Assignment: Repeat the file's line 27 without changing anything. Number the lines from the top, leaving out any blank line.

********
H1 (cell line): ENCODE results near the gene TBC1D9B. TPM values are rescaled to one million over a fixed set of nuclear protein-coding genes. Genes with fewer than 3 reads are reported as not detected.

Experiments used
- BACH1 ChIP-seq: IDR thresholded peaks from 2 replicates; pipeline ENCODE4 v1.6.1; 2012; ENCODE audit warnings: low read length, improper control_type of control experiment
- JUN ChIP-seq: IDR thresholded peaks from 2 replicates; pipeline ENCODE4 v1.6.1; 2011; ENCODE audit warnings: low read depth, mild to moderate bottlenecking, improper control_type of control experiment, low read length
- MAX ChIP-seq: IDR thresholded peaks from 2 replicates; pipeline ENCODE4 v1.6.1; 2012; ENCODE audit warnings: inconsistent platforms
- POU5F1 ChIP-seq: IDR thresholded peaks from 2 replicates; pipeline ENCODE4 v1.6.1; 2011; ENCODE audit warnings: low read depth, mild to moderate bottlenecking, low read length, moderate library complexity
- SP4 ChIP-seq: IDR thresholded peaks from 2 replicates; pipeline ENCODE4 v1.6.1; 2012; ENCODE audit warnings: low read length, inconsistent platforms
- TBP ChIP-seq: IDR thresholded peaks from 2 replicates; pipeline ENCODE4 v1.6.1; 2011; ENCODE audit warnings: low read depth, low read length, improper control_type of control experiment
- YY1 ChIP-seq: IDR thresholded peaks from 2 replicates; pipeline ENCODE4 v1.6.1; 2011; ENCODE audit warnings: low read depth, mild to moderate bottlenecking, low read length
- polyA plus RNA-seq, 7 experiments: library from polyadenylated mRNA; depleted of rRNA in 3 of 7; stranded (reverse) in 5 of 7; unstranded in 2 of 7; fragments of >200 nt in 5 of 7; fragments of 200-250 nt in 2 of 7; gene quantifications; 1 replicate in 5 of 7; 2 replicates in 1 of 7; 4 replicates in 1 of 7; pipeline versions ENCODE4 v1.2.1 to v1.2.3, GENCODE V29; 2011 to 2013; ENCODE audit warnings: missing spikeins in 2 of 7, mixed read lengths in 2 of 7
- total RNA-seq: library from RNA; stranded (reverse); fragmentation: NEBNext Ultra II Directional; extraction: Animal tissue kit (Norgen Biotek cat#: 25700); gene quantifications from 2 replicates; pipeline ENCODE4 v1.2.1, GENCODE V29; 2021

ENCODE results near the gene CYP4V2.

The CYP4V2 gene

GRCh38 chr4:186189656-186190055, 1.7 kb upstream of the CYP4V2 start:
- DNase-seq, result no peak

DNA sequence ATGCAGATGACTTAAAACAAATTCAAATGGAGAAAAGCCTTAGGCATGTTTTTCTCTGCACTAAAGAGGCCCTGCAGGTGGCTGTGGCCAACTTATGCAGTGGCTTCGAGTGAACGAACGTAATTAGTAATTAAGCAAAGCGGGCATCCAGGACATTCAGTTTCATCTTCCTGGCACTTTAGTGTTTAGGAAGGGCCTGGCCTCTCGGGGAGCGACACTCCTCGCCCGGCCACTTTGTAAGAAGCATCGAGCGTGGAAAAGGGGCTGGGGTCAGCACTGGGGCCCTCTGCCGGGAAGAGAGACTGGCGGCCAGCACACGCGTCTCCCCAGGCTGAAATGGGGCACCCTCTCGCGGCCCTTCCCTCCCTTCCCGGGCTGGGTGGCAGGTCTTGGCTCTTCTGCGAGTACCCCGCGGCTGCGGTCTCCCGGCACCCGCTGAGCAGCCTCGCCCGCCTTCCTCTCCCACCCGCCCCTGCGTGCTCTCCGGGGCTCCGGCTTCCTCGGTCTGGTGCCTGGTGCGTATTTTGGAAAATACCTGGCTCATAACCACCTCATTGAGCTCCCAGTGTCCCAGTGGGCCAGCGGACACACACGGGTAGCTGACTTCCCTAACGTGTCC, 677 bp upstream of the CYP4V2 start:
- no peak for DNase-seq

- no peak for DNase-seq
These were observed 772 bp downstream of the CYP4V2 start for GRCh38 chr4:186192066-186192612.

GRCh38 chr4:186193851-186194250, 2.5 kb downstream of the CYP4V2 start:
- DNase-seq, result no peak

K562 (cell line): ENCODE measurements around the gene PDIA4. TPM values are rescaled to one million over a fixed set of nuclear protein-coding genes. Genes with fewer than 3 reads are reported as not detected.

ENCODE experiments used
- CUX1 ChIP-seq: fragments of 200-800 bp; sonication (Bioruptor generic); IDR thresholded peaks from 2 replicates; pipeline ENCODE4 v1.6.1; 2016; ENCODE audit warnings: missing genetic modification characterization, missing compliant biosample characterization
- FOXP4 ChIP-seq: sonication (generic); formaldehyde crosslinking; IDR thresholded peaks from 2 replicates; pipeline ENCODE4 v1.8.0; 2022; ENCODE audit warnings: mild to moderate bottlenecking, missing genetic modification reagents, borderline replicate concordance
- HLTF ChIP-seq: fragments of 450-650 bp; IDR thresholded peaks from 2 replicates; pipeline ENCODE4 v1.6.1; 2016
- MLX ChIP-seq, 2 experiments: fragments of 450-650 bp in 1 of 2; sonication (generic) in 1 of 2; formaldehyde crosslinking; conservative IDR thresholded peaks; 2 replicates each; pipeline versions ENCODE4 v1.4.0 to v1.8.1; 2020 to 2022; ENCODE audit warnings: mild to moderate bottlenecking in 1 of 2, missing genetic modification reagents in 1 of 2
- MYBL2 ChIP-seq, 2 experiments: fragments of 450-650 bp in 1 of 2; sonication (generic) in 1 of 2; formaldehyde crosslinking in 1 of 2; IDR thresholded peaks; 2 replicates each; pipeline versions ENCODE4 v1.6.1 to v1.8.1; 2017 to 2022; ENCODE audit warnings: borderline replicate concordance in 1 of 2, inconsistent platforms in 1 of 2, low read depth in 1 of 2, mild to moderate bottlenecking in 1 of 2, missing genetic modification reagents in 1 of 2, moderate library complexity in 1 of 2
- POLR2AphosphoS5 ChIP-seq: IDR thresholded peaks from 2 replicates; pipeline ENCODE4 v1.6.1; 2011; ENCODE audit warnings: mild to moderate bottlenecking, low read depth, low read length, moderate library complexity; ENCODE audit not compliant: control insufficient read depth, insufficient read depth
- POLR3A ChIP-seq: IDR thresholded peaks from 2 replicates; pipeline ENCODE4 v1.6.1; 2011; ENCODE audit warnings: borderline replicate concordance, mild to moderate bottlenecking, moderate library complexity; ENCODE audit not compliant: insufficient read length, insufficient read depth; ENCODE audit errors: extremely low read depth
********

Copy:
- MLX ChIP-seq, 2 experiments: fragments of 450-650 bp in 1 of 2; sonication (generic) in 1 of 2; formaldehyde crosslinking; conservative IDR thresholded peaks; 2 replicates each; pipeline versions ENCODE4 v1.4.0 to v1.8.1; 2020 to 2022; ENCODE audit warnings: mild to moderate bottlenecking in 1 of 2, missing genetic modification reagents in 1 of 2